A group exhibition with Lara Almarcegui, Mercedes Azpilicueta, Daniel Jacoby, David Maroto, Falke Pisano, and Victor Santamarina. Curated by Tiago de Abreu Pinto.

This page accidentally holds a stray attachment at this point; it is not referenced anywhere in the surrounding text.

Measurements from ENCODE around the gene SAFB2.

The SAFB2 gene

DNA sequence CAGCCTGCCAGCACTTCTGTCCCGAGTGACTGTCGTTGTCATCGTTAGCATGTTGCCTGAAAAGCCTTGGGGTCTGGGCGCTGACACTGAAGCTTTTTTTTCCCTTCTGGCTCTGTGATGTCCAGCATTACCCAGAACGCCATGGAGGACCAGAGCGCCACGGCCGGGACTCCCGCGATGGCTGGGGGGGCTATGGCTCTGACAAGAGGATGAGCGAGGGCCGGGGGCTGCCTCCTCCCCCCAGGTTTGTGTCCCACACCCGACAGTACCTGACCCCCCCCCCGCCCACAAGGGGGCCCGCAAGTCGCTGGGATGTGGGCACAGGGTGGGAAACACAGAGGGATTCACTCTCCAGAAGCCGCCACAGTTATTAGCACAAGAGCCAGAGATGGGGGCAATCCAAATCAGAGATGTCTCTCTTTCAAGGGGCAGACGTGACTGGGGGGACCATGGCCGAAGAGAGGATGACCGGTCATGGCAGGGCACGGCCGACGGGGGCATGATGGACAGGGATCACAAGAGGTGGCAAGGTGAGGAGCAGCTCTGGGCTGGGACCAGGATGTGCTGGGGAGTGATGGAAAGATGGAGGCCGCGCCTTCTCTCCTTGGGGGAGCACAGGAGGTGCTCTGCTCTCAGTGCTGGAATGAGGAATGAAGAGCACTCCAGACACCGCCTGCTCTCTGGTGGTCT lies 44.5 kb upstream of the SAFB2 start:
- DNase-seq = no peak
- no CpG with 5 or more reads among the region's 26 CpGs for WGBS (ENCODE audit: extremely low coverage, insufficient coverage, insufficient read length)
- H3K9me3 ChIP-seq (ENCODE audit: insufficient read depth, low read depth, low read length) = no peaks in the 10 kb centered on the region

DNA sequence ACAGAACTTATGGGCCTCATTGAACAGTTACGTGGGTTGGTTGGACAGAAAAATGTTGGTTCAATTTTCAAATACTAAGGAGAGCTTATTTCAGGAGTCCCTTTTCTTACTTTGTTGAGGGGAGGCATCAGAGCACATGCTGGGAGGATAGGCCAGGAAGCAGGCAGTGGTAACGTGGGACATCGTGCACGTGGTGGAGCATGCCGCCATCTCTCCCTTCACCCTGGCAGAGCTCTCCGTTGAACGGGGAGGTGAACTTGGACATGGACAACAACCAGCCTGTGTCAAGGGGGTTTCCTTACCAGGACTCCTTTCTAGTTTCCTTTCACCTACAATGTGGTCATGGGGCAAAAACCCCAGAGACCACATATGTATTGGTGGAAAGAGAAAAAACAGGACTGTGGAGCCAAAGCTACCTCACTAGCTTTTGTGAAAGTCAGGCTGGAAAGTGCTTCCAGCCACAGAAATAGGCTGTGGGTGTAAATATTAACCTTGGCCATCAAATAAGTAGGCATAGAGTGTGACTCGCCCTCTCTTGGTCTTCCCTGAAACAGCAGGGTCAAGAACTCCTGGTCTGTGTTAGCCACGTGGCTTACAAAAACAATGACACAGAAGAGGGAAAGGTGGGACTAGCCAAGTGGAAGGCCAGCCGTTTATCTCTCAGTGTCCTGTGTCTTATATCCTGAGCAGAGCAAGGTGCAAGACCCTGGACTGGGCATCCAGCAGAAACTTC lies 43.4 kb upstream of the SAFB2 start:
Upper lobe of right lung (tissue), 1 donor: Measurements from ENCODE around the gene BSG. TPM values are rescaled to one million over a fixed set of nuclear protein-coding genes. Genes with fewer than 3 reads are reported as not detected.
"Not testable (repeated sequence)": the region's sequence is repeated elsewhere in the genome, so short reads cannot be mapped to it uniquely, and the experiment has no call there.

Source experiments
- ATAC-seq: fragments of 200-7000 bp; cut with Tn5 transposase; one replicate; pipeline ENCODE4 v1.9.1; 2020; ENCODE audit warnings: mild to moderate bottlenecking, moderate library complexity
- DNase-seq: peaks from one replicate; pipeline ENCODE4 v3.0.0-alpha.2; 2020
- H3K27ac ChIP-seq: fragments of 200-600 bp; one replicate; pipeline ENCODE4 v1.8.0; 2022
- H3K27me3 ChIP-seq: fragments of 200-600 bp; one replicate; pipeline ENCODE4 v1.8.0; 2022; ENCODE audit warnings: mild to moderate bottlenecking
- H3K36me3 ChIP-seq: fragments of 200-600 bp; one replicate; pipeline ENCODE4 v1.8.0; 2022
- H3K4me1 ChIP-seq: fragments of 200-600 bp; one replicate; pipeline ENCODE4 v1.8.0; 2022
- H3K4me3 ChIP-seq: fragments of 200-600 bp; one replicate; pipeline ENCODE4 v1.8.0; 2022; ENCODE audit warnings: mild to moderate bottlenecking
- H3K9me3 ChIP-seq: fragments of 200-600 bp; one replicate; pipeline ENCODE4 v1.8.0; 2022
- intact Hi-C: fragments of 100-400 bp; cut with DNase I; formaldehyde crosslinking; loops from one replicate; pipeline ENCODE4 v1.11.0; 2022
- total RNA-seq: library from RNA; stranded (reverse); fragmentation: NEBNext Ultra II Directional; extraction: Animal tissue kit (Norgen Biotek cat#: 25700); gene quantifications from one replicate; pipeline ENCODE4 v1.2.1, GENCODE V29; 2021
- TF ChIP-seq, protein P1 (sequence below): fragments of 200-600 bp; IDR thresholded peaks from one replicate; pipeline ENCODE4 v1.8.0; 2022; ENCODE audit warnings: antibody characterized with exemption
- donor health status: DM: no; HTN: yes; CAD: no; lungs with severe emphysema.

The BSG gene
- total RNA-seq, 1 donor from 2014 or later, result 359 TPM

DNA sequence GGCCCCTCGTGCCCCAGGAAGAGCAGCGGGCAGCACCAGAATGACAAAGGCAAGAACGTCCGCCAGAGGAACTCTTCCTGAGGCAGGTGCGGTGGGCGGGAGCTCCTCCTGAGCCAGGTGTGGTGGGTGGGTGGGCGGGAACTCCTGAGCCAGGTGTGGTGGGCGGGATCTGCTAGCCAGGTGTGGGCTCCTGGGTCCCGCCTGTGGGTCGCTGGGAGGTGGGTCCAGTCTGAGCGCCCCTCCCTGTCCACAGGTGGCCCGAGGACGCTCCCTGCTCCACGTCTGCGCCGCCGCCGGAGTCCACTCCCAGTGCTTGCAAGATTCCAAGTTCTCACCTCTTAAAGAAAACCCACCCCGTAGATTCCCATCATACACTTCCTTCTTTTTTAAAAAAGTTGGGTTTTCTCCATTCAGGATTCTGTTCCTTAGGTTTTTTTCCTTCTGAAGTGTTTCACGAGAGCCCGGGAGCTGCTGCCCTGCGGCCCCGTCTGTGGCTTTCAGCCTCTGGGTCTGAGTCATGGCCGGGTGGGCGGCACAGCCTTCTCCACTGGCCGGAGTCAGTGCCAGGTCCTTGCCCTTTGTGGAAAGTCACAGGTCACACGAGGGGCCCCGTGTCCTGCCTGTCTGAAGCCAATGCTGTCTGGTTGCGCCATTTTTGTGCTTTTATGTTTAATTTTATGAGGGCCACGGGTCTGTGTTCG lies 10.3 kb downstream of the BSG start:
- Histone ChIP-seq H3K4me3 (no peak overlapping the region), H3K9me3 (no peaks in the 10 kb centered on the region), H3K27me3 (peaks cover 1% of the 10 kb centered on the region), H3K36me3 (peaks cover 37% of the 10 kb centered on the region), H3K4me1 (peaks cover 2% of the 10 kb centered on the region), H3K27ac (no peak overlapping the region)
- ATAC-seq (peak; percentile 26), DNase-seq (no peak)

The exhibition The total scab-free solidarity and performative silence that struck floor-shows and soundstages from Desert to NJ coast for over half a year takes its title from and refers to a particular extract from Infinite Jest (a novel by David Foster Wallace) that focuses on president Johnny Gentle, a jester-like character who embodies a lack of compromise, responsibility and empathy towards others. He epitomises somebody who does not involve the community in his decisions, nor fosters a sentiment of unity among them. The works in this exhibition engage orally and somatically with the visitor by showing how the environment affects, protects, or alters the body in processes of exchange, to essentially reconfirm the importance of interrelationality and intersubjectivity between ourselves and others. Johnny Gentle stands as a neuralgic element to raise socio-political questions addressing the dichotomy of the private and the public—understanding the body from within, and its relation to the surrounding environment that potentially affects us and is affected by us. The exhibition ultimately unfolds a psycho-topological conundrum involving the visitor in a “catalogue-novel,” in which a set of characters open a dialogue around solidarity, collectivity, interdependence, and the process of becoming empathetic subjects.